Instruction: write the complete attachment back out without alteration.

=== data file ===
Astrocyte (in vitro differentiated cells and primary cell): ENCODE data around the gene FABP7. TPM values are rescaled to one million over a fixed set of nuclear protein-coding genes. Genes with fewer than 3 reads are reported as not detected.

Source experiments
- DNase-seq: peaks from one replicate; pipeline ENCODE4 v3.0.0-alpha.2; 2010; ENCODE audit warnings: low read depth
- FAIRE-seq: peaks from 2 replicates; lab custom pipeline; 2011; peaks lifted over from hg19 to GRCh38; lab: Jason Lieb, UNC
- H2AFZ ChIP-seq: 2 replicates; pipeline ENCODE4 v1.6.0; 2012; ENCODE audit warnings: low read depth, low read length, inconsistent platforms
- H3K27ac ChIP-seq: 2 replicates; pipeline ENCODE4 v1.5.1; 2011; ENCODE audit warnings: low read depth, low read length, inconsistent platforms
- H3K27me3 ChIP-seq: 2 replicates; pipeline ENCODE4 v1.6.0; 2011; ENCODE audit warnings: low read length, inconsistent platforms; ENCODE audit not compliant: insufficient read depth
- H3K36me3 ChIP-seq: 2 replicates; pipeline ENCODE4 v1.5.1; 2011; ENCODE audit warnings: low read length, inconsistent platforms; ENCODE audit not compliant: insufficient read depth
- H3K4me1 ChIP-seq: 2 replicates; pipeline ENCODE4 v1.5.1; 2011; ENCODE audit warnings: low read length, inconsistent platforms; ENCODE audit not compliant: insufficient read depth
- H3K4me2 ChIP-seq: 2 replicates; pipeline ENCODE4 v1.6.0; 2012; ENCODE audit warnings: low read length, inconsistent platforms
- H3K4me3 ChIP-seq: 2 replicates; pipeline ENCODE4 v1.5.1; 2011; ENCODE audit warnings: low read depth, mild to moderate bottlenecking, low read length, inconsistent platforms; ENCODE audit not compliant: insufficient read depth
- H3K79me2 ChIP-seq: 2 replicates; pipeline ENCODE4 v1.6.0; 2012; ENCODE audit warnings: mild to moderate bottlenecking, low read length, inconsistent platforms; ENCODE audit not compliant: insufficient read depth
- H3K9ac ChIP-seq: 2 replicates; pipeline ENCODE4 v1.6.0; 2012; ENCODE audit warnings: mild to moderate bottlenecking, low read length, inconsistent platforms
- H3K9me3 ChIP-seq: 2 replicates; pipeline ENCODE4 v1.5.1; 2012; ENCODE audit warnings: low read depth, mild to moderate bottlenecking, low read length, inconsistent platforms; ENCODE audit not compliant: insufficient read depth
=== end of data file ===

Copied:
Astrocyte (in vitro differentiated cells and primary cell): ENCODE data around the gene FABP7. TPM values are rescaled to one million over a fixed set of nuclear protein-coding genes. Genes with fewer than 3 reads are reported as not detected.

Source experiments
- DNase-seq: peaks from one replicate; pipeline ENCODE4 v3.0.0-alpha.2; 2010; ENCODE audit warnings: low read depth
- FAIRE-seq: peaks from 2 replicates; lab custom pipeline; 2011; peaks lifted over from hg19 to GRCh38; lab: Jason Lieb, UNC
- H2AFZ ChIP-seq: 2 replicates; pipeline ENCODE4 v1.6.0; 2012; ENCODE audit warnings: low read depth, low read length, inconsistent platforms
- H3K27ac ChIP-seq: 2 replicates; pipeline ENCODE4 v1.5.1; 2011; ENCODE audit warnings: low read depth, low read length, inconsistent platforms
- H3K27me3 ChIP-seq: 2 replicates; pipeline ENCODE4 v1.6.0; 2011; ENCODE audit warnings: low read length, inconsistent platforms; ENCODE audit not compliant: insufficient read depth
- H3K36me3 ChIP-seq: 2 replicates; pipeline ENCODE4 v1.5.1; 2011; ENCODE audit warnings: low read length, inconsistent platforms; ENCODE audit not compliant: insufficient read depth
- H3K4me1 ChIP-seq: 2 replicates; pipeline ENCODE4 v1.5.1; 2011; ENCODE audit warnings: low read length, inconsistent platforms; ENCODE audit not compliant: insufficient read depth
- H3K4me2 ChIP-seq: 2 replicates; pipeline ENCODE4 v1.6.0; 2012; ENCODE audit warnings: low read length, inconsistent platforms
- H3K4me3 ChIP-seq: 2 replicates; pipeline ENCODE4 v1.5.1; 2011; ENCODE audit warnings: low read depth, mild to moderate bottlenecking, low read length, inconsistent platforms; ENCODE audit not compliant: insufficient read depth
- H3K79me2 ChIP-seq: 2 replicates; pipeline ENCODE4 v1.6.0; 2012; ENCODE audit warnings: mild to moderate bottlenecking, low read length, inconsistent platforms; ENCODE audit not compliant: insufficient read depth
- H3K9ac ChIP-seq: 2 replicates; pipeline ENCODE4 v1.6.0; 2012; ENCODE audit warnings: mild to moderate bottlenecking, low read length, inconsistent platforms
- H3K9me3 ChIP-seq: 2 replicates; pipeline ENCODE4 v1.5.1; 2012; ENCODE audit warnings: low read depth, mild to moderate bottlenecking, low read length, inconsistent platforms; ENCODE audit not compliant: insufficient read depth